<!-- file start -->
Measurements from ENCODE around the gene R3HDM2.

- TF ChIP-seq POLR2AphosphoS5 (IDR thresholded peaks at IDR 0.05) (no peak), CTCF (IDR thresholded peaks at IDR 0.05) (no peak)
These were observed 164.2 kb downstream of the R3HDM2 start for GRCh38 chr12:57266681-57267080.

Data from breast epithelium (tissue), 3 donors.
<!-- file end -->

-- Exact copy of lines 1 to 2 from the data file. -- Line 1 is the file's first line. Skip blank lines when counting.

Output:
Measurements from ENCODE around the gene R3HDM2.

- TF ChIP-seq POLR2AphosphoS5 (IDR thresholded peaks at IDR 0.05) (no peak), CTCF (IDR thresholded peaks at IDR 0.05) (no peak)